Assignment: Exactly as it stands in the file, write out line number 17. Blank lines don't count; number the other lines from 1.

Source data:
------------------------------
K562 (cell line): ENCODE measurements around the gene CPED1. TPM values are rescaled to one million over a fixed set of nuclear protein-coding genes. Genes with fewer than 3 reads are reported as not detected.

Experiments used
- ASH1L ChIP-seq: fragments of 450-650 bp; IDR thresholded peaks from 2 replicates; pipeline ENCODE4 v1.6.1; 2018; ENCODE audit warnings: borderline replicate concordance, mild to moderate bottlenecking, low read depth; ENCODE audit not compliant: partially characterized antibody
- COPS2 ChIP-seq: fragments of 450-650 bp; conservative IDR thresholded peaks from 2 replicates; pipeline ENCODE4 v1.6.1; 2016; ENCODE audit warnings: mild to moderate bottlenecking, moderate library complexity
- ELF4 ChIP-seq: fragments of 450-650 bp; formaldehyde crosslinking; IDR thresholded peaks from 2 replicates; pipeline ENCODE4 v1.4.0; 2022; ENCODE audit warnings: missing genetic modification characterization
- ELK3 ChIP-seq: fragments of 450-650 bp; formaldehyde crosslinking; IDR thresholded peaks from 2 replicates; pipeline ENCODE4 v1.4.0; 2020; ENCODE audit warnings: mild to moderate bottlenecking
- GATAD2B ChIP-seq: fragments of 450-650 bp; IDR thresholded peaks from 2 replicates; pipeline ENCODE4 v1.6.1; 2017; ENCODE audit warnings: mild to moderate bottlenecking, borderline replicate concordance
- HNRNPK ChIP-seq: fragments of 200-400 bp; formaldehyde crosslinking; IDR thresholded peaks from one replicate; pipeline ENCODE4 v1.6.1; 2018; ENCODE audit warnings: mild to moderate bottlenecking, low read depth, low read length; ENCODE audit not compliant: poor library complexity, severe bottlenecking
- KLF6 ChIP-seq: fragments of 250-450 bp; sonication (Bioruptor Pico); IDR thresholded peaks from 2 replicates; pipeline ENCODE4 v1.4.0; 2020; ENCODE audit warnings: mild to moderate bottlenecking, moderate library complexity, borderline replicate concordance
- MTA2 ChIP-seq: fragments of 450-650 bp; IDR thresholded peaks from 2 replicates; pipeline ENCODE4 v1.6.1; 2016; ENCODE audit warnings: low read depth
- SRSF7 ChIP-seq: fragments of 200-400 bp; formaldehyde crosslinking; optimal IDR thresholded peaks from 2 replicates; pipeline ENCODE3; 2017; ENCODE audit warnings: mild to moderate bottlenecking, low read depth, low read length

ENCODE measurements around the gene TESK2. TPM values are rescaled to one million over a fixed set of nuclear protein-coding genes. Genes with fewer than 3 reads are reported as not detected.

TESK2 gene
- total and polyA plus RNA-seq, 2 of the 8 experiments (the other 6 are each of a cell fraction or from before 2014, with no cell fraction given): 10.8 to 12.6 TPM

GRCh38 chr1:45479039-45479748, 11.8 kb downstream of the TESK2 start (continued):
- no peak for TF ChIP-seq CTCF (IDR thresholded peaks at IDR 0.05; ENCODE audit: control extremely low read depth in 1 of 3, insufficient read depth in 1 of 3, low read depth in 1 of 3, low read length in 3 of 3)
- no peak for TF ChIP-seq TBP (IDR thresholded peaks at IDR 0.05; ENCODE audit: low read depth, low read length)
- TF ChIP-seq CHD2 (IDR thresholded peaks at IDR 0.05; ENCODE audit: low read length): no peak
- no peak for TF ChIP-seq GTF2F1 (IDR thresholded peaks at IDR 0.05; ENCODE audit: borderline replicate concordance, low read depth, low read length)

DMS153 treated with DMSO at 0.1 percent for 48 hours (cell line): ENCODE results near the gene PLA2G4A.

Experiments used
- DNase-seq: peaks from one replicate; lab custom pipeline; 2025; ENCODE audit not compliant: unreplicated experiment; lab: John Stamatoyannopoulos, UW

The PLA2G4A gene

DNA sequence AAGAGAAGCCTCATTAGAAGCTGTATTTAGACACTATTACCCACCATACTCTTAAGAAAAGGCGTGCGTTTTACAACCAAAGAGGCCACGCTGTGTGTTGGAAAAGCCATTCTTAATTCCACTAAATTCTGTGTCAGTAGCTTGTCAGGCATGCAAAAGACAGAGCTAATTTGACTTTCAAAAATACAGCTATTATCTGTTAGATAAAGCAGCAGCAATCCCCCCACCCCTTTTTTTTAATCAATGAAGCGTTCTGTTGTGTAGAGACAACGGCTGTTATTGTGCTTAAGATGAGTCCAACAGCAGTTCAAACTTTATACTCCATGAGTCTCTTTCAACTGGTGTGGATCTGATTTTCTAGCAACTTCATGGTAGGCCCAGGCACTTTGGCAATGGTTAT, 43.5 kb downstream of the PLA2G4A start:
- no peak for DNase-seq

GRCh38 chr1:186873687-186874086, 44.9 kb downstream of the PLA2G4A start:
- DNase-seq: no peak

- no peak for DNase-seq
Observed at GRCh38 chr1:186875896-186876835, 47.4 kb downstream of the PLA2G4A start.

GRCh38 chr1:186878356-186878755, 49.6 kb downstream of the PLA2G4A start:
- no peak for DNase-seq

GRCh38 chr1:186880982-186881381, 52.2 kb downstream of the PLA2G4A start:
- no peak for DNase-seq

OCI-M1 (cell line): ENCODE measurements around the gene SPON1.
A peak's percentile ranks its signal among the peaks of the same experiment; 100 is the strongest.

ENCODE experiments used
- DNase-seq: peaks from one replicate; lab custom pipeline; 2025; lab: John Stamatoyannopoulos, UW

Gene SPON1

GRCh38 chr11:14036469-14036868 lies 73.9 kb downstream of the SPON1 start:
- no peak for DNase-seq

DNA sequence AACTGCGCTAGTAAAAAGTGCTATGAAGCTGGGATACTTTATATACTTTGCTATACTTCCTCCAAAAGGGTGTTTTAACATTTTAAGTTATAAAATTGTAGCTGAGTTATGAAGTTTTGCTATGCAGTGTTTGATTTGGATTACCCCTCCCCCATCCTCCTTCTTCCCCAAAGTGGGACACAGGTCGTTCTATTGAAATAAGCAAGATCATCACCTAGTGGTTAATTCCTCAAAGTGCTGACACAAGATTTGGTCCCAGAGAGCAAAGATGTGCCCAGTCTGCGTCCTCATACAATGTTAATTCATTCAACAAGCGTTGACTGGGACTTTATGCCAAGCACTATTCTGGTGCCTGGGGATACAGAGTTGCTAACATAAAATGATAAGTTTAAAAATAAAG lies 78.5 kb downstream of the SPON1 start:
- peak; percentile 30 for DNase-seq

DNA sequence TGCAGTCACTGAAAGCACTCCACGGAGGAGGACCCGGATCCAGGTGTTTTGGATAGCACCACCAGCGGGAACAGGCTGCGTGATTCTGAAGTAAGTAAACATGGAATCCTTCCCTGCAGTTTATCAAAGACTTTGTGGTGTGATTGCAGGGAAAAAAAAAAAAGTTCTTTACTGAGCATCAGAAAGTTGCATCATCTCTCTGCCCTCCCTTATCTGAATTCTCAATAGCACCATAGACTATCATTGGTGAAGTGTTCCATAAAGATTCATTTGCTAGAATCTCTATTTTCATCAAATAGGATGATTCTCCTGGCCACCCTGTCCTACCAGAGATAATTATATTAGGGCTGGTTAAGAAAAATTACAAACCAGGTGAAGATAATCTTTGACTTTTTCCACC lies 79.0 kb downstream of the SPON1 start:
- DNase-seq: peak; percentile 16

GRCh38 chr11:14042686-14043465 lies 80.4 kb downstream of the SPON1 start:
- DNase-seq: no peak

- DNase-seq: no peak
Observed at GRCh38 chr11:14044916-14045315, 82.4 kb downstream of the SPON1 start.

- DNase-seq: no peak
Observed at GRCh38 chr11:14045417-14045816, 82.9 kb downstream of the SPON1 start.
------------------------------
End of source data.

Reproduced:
- no peak for TF ChIP-seq TBP (IDR thresholded peaks at IDR 0.05; ENCODE audit: low read depth, low read length)